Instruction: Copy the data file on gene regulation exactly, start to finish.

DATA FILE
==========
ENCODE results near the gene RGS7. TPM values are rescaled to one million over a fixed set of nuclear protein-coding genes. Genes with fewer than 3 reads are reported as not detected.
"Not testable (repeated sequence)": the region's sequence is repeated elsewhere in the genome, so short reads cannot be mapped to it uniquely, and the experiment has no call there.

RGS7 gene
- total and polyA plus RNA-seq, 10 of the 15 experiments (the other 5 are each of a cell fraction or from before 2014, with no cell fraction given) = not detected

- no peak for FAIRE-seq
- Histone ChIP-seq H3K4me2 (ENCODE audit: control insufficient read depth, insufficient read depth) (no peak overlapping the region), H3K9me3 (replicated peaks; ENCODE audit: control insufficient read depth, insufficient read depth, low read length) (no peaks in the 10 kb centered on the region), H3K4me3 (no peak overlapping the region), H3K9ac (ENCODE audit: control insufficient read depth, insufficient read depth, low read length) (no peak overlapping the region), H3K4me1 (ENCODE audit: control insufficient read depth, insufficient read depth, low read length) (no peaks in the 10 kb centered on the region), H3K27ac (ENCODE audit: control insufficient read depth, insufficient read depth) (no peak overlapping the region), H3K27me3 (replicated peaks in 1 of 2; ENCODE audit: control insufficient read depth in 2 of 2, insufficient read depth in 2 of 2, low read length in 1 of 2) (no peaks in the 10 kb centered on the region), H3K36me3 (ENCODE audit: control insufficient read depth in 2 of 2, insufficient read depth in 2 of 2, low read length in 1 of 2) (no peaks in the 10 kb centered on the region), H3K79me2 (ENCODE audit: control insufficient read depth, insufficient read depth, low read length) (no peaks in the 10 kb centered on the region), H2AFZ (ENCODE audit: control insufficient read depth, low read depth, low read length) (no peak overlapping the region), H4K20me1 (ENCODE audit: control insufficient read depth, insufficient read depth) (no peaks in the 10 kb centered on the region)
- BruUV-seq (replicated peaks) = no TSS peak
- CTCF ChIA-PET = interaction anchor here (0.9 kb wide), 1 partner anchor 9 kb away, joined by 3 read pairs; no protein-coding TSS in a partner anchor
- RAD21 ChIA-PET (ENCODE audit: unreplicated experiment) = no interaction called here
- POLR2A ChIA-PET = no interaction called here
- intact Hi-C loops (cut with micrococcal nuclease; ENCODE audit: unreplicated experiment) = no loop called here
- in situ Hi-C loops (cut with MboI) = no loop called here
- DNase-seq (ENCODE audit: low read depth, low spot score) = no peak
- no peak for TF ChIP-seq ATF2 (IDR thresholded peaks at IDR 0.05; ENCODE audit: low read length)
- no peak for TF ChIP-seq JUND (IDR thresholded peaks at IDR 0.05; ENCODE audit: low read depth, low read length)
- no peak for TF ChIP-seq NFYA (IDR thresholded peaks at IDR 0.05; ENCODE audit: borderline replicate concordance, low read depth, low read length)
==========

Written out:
ENCODE results near the gene RGS7. TPM values are rescaled to one million over a fixed set of nuclear protein-coding genes. Genes with fewer than 3 reads are reported as not detected.
"Not testable (repeated sequence)": the region's sequence is repeated elsewhere in the genome, so short reads cannot be mapped to it uniquely, and the experiment has no call there.

RGS7 gene
- total and polyA plus RNA-seq, 10 of the 15 experiments (the other 5 are each of a cell fraction or from before 2014, with no cell fraction given) = not detected

- no peak for FAIRE-seq
- Histone ChIP-seq H3K4me2 (ENCODE audit: control insufficient read depth, insufficient read depth) (no peak overlapping the region), H3K9me3 (replicated peaks; ENCODE audit: control insufficient read depth, insufficient read depth, low read length) (no peaks in the 10 kb centered on the region), H3K4me3 (no peak overlapping the region), H3K9ac (ENCODE audit: control insufficient read depth, insufficient read depth, low read length) (no peak overlapping the region), H3K4me1 (ENCODE audit: control insufficient read depth, insufficient read depth, low read length) (no peaks in the 10 kb centered on the region), H3K27ac (ENCODE audit: control insufficient read depth, insufficient read depth) (no peak overlapping the region), H3K27me3 (replicated peaks in 1 of 2; ENCODE audit: control insufficient read depth in 2 of 2, insufficient read depth in 2 of 2, low read length in 1 of 2) (no peaks in the 10 kb centered on the region), H3K36me3 (ENCODE audit: control insufficient read depth in 2 of 2, insufficient read depth in 2 of 2, low read length in 1 of 2) (no peaks in the 10 kb centered on the region), H3K79me2 (ENCODE audit: control insufficient read depth, insufficient read depth, low read length) (no peaks in the 10 kb centered on the region), H2AFZ (ENCODE audit: control insufficient read depth, low read depth, low read length) (no peak overlapping the region), H4K20me1 (ENCODE audit: control insufficient read depth, insufficient read depth) (no peaks in the 10 kb centered on the region)
- BruUV-seq (replicated peaks) = no TSS peak
- CTCF ChIA-PET = interaction anchor here (0.9 kb wide), 1 partner anchor 9 kb away, joined by 3 read pairs; no protein-coding TSS in a partner anchor
- RAD21 ChIA-PET (ENCODE audit: unreplicated experiment) = no interaction called here
- POLR2A ChIA-PET = no interaction called here
- intact Hi-C loops (cut with micrococcal nuclease; ENCODE audit: unreplicated experiment) = no loop called here
- in situ Hi-C loops (cut with MboI) = no loop called here
- DNase-seq (ENCODE audit: low read depth, low spot score) = no peak
- no peak for TF ChIP-seq ATF2 (IDR thresholded peaks at IDR 0.05; ENCODE audit: low read length)
- no peak for TF ChIP-seq JUND (IDR thresholded peaks at IDR 0.05; ENCODE audit: low read depth, low read length)
- no peak for TF ChIP-seq NFYA (IDR thresholded peaks at IDR 0.05; ENCODE audit: borderline replicate concordance, low read depth, low read length)